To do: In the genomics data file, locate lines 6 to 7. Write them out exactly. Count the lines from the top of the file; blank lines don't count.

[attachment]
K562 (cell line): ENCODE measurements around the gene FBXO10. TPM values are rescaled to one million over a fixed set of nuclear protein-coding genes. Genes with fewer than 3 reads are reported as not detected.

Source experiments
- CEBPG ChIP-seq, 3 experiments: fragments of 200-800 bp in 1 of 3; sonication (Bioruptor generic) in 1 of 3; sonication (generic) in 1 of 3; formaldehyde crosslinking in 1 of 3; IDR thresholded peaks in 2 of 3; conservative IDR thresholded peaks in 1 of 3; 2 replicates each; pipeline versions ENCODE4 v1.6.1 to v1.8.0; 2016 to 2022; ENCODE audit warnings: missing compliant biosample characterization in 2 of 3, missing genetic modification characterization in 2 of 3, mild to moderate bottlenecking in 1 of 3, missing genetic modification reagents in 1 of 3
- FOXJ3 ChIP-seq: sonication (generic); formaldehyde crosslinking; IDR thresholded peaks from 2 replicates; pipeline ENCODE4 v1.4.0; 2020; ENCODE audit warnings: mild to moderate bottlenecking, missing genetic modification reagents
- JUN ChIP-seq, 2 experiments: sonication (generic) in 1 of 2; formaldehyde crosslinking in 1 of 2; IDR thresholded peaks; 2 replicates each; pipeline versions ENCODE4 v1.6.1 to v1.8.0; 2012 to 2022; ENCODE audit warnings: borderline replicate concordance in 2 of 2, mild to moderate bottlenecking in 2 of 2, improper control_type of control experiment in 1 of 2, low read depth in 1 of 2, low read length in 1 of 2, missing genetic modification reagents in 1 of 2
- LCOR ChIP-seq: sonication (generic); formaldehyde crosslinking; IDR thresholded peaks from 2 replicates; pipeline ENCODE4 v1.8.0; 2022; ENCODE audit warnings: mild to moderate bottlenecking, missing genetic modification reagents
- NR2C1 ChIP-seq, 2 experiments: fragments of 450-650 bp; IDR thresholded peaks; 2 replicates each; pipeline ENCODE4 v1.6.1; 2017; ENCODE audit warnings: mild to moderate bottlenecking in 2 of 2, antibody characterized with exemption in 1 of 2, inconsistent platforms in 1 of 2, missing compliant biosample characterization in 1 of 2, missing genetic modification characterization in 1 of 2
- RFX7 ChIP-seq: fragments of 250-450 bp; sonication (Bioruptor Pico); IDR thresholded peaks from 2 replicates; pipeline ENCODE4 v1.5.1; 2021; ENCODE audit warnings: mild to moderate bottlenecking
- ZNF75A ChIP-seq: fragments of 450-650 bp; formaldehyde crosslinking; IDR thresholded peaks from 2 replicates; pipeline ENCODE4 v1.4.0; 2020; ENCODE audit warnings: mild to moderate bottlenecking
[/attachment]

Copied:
- LCOR ChIP-seq: sonication (generic); formaldehyde crosslinking; IDR thresholded peaks from 2 replicates; pipeline ENCODE4 v1.8.0; 2022; ENCODE audit warnings: mild to moderate bottlenecking, missing genetic modification reagents
- NR2C1 ChIP-seq, 2 experiments: fragments of 450-650 bp; IDR thresholded peaks; 2 replicates each; pipeline ENCODE4 v1.6.1; 2017; ENCODE audit warnings: mild to moderate bottlenecking in 2 of 2, antibody characterized with exemption in 1 of 2, inconsistent platforms in 1 of 2, missing compliant biosample characterization in 1 of 2, missing genetic modification characterization in 1 of 2